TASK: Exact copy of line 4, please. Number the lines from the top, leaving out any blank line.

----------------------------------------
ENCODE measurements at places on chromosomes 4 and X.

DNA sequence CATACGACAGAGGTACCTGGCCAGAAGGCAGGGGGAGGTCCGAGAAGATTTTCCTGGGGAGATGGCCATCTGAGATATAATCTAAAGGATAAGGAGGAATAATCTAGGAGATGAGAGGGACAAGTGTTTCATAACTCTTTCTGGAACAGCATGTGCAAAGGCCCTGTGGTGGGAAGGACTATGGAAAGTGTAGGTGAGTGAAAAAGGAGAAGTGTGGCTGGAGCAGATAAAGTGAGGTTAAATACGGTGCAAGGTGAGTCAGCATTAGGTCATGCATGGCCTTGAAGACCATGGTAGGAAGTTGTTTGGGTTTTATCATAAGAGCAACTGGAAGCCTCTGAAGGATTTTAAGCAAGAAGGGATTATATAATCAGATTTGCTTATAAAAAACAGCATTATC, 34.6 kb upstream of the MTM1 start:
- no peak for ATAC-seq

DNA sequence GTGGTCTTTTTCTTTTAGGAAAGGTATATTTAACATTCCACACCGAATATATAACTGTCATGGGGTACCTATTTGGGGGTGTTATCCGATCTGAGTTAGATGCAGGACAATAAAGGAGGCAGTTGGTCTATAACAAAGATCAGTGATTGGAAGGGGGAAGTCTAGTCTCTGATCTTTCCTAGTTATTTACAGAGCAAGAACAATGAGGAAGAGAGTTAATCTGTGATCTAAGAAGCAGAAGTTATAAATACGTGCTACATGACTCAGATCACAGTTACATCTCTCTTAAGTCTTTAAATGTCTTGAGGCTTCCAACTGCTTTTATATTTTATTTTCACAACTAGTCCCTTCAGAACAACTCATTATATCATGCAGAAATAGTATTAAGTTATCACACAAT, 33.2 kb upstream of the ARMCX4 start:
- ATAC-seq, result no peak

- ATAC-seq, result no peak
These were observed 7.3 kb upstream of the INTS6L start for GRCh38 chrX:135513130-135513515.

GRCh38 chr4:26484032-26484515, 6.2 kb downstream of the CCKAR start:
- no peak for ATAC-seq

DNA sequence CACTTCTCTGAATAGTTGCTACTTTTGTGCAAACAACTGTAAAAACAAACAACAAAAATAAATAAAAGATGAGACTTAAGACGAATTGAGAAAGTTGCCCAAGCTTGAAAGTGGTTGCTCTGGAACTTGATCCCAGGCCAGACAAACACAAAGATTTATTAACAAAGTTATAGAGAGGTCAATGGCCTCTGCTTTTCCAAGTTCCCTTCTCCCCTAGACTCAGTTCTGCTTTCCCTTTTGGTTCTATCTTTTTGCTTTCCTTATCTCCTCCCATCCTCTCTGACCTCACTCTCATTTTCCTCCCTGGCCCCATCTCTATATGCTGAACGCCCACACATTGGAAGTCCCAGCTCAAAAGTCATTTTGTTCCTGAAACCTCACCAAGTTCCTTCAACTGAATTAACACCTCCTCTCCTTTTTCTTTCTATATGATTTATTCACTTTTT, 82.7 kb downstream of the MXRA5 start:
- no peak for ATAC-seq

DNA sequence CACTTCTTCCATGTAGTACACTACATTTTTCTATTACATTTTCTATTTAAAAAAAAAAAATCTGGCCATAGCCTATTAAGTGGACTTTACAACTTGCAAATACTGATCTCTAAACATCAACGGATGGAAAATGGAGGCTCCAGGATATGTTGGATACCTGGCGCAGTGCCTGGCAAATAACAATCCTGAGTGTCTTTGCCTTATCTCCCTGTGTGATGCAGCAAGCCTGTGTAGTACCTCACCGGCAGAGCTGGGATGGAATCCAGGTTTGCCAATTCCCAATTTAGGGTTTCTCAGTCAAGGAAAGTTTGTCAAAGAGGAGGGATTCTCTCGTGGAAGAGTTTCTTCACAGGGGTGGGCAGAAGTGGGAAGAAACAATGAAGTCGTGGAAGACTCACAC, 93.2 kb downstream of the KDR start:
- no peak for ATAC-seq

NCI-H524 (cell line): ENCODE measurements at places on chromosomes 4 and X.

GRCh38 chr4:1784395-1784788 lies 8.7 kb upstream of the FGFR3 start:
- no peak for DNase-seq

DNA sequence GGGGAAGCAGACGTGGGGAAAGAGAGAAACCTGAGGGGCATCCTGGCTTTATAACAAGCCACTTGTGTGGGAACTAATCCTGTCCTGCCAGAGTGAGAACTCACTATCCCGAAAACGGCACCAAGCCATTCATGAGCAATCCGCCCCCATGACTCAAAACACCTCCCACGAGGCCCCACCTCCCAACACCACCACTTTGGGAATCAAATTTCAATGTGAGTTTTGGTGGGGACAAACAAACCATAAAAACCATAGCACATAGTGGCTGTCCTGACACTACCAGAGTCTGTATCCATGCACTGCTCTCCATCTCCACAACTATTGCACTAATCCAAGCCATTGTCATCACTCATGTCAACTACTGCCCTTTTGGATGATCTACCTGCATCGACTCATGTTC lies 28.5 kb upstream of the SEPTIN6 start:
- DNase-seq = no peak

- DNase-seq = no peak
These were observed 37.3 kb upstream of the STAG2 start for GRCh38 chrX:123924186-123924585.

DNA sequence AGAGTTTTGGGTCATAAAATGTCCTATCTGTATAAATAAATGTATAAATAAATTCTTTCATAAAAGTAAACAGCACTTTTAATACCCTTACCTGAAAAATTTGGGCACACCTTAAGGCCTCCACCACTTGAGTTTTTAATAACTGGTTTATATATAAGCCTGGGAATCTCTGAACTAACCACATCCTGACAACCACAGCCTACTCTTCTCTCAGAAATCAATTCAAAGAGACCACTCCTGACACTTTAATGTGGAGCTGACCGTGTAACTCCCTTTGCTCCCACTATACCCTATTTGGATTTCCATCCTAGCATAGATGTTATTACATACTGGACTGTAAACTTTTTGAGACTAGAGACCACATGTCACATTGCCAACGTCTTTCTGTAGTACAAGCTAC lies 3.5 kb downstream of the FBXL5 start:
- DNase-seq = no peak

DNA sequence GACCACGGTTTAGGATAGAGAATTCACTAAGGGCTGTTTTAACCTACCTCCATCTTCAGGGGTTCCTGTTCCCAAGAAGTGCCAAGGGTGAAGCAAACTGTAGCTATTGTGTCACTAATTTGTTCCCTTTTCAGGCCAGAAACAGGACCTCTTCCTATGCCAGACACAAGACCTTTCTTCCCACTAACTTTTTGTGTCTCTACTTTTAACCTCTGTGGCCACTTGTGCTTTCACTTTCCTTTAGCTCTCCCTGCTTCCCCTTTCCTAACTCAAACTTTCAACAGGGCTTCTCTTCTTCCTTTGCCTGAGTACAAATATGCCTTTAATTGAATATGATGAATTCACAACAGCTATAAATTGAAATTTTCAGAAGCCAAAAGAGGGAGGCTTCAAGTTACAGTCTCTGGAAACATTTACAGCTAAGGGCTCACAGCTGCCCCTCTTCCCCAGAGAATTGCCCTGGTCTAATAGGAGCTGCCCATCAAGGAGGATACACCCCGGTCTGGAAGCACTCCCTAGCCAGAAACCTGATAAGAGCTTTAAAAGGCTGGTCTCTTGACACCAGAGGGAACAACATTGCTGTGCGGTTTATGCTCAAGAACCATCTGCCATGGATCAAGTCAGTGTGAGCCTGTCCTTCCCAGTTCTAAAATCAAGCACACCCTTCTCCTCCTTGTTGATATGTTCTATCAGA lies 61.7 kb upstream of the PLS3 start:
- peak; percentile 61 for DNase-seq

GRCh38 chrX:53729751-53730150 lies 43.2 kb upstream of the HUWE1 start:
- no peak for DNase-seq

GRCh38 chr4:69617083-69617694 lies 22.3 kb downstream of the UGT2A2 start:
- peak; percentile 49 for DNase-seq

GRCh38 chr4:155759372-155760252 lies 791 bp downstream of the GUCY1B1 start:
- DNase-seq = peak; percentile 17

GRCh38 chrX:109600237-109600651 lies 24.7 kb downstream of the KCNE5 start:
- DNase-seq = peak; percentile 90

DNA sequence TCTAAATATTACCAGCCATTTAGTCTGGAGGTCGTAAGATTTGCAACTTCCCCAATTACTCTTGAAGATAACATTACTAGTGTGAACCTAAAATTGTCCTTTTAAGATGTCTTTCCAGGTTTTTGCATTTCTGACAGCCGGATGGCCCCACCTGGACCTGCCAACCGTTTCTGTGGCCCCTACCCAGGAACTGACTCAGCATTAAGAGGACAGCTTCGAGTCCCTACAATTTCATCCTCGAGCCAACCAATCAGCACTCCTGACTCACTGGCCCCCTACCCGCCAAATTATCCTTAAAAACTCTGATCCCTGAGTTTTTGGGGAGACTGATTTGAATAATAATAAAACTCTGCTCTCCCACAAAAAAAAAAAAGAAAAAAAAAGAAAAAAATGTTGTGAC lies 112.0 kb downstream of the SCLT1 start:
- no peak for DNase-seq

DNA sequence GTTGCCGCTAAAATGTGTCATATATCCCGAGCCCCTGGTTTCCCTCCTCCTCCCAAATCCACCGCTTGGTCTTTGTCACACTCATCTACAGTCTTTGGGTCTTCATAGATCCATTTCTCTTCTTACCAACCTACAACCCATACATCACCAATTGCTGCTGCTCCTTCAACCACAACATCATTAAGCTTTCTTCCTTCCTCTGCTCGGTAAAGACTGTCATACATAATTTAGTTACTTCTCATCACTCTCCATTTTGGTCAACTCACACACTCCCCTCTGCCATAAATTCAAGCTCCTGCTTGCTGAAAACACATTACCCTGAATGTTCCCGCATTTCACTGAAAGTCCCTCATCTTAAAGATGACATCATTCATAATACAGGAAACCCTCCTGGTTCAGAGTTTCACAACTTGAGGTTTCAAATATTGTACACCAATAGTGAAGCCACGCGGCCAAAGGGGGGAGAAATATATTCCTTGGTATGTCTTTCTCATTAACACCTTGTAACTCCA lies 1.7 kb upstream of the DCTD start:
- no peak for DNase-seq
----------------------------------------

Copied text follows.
DNA sequence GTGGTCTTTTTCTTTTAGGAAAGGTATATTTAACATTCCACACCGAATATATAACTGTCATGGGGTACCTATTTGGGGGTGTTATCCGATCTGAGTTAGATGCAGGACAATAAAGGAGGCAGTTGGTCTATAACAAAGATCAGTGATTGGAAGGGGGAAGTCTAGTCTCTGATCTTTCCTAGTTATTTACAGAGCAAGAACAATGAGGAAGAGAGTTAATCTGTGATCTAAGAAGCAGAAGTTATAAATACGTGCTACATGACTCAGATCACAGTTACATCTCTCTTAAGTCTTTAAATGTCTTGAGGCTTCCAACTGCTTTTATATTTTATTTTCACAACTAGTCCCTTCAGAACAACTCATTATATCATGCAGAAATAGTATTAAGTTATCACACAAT, 33.2 kb upstream of the ARMCX4 start: